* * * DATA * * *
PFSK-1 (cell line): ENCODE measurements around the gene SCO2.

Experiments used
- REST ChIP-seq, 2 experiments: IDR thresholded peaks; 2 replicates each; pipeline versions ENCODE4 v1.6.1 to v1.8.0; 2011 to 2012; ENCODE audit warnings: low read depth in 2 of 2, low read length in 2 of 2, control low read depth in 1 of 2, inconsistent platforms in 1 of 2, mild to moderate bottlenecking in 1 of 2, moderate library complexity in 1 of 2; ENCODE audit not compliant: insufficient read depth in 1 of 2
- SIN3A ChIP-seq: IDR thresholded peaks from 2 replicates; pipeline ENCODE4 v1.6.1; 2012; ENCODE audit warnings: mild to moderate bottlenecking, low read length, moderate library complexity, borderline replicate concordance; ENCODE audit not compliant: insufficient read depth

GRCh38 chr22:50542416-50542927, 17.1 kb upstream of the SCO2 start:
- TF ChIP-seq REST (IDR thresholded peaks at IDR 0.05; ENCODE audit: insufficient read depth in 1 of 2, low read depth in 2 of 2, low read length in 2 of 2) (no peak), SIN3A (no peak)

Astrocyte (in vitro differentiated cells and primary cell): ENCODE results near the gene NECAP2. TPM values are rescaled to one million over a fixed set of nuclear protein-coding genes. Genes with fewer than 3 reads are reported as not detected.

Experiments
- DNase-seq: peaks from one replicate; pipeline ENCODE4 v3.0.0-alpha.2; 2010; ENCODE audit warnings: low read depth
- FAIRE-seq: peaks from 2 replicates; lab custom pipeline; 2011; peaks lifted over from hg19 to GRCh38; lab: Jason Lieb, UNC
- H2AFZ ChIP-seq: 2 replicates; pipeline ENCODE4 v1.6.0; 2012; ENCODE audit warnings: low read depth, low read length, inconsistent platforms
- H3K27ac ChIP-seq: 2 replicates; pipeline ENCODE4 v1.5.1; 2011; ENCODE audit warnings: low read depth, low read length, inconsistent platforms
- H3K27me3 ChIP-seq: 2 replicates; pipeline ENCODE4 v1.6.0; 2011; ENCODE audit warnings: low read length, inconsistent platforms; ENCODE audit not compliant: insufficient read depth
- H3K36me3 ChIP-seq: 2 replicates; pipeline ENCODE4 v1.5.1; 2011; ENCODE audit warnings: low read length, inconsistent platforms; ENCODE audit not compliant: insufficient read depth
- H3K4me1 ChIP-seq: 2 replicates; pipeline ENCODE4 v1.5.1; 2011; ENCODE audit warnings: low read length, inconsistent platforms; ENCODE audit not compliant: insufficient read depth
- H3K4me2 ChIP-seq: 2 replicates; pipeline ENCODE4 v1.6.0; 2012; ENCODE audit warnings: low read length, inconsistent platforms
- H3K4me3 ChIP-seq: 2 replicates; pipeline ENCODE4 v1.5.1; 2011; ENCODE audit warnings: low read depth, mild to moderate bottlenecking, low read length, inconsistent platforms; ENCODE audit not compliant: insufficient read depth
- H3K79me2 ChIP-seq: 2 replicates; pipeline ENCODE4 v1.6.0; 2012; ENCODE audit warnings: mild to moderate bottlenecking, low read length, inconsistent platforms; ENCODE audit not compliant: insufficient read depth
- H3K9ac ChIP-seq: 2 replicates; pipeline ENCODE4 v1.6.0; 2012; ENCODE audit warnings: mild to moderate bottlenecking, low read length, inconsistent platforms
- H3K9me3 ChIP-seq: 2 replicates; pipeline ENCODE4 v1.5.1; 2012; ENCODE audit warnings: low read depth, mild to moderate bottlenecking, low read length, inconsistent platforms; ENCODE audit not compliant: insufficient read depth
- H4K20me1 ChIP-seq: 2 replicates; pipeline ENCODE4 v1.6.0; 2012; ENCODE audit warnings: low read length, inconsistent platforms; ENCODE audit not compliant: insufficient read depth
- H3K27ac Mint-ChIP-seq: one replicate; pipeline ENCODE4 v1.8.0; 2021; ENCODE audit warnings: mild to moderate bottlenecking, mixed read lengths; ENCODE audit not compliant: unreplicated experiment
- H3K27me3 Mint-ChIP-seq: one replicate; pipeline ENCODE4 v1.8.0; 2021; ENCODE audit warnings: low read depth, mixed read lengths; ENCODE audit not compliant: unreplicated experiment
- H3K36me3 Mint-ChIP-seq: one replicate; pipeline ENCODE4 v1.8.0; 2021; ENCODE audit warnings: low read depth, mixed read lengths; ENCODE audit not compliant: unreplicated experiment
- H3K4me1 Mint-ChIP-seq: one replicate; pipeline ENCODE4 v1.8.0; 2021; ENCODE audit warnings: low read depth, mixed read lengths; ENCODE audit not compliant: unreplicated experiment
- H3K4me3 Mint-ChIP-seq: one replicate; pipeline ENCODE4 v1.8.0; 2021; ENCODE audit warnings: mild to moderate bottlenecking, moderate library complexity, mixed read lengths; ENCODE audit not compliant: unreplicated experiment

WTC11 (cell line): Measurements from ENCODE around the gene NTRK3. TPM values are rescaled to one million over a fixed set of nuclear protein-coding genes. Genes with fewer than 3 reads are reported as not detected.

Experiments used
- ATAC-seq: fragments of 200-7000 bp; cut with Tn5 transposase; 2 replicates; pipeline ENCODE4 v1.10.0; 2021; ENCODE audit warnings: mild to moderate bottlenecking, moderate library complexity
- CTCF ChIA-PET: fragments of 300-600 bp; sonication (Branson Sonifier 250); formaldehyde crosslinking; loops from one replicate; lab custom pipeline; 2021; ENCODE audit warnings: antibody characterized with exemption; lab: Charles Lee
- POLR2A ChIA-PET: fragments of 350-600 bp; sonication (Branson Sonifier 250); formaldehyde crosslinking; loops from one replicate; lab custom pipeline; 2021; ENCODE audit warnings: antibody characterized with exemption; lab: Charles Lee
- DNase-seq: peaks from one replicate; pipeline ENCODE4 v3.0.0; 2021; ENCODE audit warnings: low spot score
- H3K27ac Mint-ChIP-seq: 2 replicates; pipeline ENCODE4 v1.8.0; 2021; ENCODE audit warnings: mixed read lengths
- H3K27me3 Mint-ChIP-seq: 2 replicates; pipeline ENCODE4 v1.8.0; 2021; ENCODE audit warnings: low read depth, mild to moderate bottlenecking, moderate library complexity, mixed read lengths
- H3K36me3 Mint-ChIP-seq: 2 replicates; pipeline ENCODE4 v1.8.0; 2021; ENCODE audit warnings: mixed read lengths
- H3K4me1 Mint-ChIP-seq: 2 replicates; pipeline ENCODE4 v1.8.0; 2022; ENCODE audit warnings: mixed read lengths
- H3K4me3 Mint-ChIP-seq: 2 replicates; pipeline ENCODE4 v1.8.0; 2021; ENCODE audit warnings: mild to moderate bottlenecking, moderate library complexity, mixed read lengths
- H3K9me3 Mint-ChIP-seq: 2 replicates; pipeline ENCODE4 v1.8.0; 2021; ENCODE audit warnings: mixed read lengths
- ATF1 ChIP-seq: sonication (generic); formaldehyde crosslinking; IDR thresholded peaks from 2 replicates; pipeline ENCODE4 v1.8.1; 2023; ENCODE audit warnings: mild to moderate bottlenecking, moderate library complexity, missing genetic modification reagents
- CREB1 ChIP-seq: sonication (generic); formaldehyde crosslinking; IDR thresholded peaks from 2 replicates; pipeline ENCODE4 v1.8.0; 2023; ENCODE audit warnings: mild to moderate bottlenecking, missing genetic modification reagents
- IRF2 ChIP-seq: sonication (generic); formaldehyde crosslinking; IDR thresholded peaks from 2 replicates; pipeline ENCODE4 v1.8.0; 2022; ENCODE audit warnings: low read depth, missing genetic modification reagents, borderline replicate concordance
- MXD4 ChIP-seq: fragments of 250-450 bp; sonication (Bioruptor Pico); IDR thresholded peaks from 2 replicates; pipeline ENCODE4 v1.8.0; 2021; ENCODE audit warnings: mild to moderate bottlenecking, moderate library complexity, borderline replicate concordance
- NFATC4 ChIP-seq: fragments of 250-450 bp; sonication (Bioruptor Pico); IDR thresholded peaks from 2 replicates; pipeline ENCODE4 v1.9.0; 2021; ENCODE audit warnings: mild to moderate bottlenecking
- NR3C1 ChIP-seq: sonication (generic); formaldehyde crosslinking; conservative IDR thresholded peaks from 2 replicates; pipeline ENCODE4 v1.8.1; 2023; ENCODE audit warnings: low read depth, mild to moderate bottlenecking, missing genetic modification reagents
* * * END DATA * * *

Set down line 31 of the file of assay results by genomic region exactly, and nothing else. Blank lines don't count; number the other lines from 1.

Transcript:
- POLR2A ChIA-PET: fragments of 350-600 bp; sonication (Branson Sonifier 250); formaldehyde crosslinking; loops from one replicate; lab custom pipeline; 2021; ENCODE audit warnings: antibody characterized with exemption; lab: Charles Lee